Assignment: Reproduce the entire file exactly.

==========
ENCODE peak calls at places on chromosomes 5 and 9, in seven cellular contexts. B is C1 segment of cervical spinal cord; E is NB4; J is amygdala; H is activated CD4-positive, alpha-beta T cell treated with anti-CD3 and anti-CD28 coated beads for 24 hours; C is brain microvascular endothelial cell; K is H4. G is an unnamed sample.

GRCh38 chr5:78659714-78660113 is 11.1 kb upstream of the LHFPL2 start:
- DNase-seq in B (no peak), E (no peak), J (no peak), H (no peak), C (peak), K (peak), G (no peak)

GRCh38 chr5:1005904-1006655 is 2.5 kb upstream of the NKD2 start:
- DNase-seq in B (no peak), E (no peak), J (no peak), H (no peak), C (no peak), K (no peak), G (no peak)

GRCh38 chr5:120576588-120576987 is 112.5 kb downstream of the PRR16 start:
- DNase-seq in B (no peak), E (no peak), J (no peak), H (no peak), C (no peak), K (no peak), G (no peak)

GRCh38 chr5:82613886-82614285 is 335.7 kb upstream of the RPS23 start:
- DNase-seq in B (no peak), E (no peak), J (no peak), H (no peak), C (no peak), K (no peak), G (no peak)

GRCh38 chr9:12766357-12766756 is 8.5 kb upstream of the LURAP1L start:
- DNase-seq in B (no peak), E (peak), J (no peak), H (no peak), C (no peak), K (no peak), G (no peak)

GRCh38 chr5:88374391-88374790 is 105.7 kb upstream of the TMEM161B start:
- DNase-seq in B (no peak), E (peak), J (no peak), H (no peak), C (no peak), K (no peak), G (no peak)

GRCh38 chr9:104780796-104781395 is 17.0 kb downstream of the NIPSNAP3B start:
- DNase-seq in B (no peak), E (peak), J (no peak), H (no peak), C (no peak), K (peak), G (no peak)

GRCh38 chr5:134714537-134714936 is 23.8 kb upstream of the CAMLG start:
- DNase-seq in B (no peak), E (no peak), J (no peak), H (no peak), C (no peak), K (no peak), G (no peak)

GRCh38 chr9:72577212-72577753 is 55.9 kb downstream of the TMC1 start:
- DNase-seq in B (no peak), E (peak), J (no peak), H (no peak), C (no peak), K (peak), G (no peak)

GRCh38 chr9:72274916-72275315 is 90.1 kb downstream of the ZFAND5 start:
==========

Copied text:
ENCODE peak calls at places on chromosomes 5 and 9, in seven cellular contexts. B is C1 segment of cervical spinal cord; E is NB4; J is amygdala; H is activated CD4-positive, alpha-beta T cell treated with anti-CD3 and anti-CD28 coated beads for 24 hours; C is brain microvascular endothelial cell; K is H4. G is an unnamed sample.

GRCh38 chr5:78659714-78660113 is 11.1 kb upstream of the LHFPL2 start:
- DNase-seq in B (no peak), E (no peak), J (no peak), H (no peak), C (peak), K (peak), G (no peak)

GRCh38 chr5:1005904-1006655 is 2.5 kb upstream of the NKD2 start:
- DNase-seq in B (no peak), E (no peak), J (no peak), H (no peak), C (no peak), K (no peak), G (no peak)

GRCh38 chr5:120576588-120576987 is 112.5 kb downstream of the PRR16 start:
- DNase-seq in B (no peak), E (no peak), J (no peak), H (no peak), C (no peak), K (no peak), G (no peak)

GRCh38 chr5:82613886-82614285 is 335.7 kb upstream of the RPS23 start:
- DNase-seq in B (no peak), E (no peak), J (no peak), H (no peak), C (no peak), K (no peak), G (no peak)

GRCh38 chr9:12766357-12766756 is 8.5 kb upstream of the LURAP1L start:
- DNase-seq in B (no peak), E (peak), J (no peak), H (no peak), C (no peak), K (no peak), G (no peak)

GRCh38 chr5:88374391-88374790 is 105.7 kb upstream of the TMEM161B start:
- DNase-seq in B (no peak), E (peak), J (no peak), H (no peak), C (no peak), K (no peak), G (no peak)

GRCh38 chr9:104780796-104781395 is 17.0 kb downstream of the NIPSNAP3B start:
- DNase-seq in B (no peak), E (peak), J (no peak), H (no peak), C (no peak), K (peak), G (no peak)

GRCh38 chr5:134714537-134714936 is 23.8 kb upstream of the CAMLG start:
- DNase-seq in B (no peak), E (no peak), J (no peak), H (no peak), C (no peak), K (no peak), G (no peak)

GRCh38 chr9:72577212-72577753 is 55.9 kb downstream of the TMC1 start:
- DNase-seq in B (no peak), E (peak), J (no peak), H (no peak), C (no peak), K (peak), G (no peak)

GRCh38 chr9:72274916-72275315 is 90.1 kb downstream of the ZFAND5 start: